Race and History: Selected Essays, 1938–1988
The Color Line: Legacy for the Twenty-First Century
The Facts of Reconstruction: Essays in Honor of John Hope Franklin
John Hope Franklin, now in his late seventies and a professor emeritus at Duke University, is one of the most respected historians of the United States. Indeed to judge by the numbers of honorary degrees, presidencies of professional associations, distinguished lectureships, and other forms of special recognition he has received, it would be easy to conclude that he is the most esteemed living American historian. Yet his very substantial body of work has not visibly influenced other scholars in his field as much as his eminence might have led one to expect (apart, that is, from his extremely devoted doctoral students at the University of Chicago, where he taught between 1964 and 1982). Although I have not made a systematic survey, it is my impression that only on relatively rare occasions have his numerous books and articles been discussed in the historiographic footnotes that scholars use to connect their own work with current trends of historical thought. There has been no “Franklin thesis” at the center of debate in his fields of southern and African American history, and no conspicuous “Franklin school” of disciples.
How are we to explain the veneration of the man while his work is relatively neglected? It might have something to do with the difficulties of his unique position as the first African American historian to move from the segregated world of “Negro History,” when it was an activity carried on by black scholars for a black audience, into the previously white-dominated field of the history of the American South. As Franklin himself describes his “field of concentration” in his recent book of collected essays, it is “the two racial groups, black and white, the principal actors in the drama of southern history.”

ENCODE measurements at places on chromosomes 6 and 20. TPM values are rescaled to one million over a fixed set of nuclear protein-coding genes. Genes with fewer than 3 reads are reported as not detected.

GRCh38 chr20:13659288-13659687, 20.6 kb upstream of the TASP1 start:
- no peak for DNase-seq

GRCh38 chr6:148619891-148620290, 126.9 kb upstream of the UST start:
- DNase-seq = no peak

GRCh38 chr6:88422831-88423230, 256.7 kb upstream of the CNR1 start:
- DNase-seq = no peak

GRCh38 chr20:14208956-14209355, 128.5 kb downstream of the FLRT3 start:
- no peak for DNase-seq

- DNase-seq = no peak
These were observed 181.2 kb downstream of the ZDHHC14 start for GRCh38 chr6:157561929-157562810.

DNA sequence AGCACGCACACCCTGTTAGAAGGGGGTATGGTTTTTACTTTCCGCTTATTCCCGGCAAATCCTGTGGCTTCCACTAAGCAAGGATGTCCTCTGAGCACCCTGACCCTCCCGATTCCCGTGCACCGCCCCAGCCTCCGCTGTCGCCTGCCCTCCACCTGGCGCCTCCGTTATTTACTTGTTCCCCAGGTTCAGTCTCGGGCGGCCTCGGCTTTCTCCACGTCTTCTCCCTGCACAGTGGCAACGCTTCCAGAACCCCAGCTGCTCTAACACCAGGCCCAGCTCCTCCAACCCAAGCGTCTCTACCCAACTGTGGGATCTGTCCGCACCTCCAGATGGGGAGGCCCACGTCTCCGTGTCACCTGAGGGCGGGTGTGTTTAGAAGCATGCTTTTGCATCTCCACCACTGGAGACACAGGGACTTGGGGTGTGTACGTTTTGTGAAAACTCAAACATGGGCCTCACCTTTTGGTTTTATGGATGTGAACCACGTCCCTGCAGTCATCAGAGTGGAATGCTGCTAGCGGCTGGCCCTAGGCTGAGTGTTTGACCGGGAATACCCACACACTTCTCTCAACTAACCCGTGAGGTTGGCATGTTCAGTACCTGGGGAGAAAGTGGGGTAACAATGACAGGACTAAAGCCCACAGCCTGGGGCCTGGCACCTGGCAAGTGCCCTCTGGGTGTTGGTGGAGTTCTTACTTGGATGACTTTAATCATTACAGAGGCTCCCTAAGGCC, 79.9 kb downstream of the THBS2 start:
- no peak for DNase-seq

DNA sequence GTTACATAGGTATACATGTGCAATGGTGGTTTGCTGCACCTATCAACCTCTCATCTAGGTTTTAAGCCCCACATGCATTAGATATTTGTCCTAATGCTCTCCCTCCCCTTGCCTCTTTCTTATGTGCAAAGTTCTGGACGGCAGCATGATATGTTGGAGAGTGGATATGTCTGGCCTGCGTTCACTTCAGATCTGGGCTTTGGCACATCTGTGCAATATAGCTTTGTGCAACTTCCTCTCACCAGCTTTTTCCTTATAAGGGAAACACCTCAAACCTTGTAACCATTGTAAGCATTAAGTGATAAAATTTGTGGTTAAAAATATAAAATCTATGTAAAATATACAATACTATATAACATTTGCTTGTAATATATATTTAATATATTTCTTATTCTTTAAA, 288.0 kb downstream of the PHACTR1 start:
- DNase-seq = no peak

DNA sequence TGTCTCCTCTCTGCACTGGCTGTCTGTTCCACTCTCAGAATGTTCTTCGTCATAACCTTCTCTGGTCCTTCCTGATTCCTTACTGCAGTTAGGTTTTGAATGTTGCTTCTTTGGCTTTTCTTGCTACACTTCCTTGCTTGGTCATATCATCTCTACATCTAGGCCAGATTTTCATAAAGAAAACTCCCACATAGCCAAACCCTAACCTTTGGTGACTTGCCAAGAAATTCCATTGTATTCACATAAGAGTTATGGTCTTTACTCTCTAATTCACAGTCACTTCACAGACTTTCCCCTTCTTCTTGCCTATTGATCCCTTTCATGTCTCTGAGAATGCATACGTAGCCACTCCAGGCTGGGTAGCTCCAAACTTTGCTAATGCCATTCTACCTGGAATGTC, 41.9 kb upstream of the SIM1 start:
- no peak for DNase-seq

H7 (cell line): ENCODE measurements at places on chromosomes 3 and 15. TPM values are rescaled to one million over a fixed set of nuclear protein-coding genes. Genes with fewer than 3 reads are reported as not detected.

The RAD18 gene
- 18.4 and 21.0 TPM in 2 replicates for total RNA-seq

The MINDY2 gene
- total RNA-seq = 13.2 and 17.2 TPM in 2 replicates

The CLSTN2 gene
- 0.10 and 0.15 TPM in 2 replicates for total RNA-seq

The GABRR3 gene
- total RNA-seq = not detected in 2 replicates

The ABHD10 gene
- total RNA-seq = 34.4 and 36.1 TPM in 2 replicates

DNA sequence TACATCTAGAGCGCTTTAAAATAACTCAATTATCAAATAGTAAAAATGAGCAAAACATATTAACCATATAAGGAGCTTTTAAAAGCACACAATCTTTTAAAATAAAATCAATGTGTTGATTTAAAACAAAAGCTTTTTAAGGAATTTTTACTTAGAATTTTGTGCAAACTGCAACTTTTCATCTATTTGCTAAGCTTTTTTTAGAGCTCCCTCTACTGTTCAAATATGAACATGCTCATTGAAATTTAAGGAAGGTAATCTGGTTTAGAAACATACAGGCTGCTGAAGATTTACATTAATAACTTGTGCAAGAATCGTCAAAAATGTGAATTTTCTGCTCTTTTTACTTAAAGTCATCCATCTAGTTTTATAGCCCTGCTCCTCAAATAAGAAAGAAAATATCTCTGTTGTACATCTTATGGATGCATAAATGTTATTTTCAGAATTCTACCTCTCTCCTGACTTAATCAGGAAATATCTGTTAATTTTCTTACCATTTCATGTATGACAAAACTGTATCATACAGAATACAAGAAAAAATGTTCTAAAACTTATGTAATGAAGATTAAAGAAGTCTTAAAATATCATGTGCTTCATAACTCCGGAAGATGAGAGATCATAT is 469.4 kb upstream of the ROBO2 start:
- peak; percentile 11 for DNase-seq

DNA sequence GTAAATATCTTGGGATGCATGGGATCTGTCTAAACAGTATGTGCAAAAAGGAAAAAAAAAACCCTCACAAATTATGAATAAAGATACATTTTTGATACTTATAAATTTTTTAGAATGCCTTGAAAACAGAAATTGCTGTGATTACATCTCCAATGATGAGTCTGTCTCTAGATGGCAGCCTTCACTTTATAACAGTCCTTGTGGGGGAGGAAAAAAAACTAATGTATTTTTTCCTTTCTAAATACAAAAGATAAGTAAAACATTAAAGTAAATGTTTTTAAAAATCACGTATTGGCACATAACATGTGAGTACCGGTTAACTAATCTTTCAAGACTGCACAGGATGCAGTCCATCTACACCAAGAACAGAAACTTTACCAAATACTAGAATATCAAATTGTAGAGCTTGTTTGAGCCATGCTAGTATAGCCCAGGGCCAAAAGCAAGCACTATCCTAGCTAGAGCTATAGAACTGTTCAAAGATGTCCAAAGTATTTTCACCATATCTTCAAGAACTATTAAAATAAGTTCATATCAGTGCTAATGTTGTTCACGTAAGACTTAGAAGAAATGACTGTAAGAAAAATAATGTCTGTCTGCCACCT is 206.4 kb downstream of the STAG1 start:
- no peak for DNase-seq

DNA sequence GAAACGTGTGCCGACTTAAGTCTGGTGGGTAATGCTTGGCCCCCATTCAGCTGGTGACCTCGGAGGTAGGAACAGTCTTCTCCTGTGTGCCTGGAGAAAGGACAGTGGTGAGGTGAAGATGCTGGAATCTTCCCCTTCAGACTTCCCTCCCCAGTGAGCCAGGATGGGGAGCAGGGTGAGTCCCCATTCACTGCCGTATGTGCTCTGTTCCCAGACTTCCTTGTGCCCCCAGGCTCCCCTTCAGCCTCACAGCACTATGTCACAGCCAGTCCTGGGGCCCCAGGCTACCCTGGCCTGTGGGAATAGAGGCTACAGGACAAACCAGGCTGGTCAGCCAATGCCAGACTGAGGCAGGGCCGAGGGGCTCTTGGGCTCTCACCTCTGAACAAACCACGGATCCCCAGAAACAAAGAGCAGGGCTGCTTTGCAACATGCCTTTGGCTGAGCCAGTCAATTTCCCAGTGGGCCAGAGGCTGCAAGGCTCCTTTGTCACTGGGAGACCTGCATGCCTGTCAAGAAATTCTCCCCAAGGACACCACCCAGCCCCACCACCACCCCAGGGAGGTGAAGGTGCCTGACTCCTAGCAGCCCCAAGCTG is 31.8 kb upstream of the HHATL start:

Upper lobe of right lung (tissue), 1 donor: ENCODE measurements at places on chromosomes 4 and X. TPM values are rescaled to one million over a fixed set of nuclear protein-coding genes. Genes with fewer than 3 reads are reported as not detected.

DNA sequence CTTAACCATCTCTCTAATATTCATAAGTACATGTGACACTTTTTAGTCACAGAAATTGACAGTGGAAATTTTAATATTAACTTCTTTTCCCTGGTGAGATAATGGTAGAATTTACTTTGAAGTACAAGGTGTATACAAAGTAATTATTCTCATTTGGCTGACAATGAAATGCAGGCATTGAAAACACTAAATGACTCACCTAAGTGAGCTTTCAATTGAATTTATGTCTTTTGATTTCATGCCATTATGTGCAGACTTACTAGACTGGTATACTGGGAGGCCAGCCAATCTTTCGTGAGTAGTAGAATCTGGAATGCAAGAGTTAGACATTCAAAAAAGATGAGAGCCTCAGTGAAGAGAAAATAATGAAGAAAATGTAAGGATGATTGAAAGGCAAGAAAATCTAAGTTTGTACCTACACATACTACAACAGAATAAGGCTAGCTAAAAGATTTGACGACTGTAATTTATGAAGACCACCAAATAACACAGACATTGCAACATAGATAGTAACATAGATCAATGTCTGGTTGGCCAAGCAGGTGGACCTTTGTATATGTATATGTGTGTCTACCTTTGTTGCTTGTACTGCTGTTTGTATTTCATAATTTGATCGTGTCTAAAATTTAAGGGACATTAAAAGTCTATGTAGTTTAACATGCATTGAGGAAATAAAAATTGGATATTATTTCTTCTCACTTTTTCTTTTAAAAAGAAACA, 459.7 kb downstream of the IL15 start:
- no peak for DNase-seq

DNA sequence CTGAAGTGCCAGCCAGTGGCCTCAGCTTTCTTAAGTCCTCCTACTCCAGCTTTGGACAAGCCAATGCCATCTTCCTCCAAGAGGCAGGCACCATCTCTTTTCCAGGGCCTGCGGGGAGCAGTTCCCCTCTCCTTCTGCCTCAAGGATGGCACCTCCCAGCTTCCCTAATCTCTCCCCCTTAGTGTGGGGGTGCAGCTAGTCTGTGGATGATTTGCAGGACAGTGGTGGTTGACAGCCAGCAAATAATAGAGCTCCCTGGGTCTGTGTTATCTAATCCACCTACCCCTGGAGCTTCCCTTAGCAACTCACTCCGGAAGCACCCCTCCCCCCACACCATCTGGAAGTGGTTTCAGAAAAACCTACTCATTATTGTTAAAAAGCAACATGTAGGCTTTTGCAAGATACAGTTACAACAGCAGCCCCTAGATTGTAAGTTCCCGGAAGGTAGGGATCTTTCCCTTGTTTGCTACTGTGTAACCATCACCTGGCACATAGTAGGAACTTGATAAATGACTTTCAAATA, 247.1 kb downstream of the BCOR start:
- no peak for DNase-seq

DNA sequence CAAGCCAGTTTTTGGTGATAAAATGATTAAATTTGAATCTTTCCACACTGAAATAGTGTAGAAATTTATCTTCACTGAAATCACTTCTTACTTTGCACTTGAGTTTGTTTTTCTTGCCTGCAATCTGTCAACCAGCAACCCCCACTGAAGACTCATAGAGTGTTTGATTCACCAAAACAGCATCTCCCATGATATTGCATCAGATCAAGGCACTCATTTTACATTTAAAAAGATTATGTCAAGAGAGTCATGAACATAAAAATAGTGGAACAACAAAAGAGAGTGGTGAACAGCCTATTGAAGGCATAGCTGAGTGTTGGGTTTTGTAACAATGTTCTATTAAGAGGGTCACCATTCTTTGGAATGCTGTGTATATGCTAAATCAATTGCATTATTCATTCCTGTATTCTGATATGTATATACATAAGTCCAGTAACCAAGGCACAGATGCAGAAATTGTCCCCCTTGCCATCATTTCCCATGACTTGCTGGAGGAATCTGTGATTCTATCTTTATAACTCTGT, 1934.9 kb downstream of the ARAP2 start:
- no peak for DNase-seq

By thus defining himself and in fact devoting approximately equal attention to southerners of both races in his work, he has made an effort to abolish the color line in southern historical studies. This has made his work suspect to those with a stake in preserving historiographical segregation. I know from comments I heard in the 1950s and early 1960s that some of the older generation of white historians of the South believed that no African American had the “objectivity” or “detachment” to write about such subjects, which would explain some of the early resistance to giving full weight to his scholarship.
Franklin, in fact, always made strenuous efforts to combat this presumption of bias by avoiding explicit moral and ideological judgments in his historical writing. Ironically, this commitment to objectivity may have made his work seem less than powerfully relevant to politically committed younger historians of the 1960s. They perhaps felt that his scholarship did not lend itself readily enough to the polemical needs of the struggle for black freedom and so could not serve as a model. Arguably Franklin did in fact do important original work that should have been historiographically influential—and may actually have been in a covert and unrecognized way—but his contribution has been underrated, probably because…
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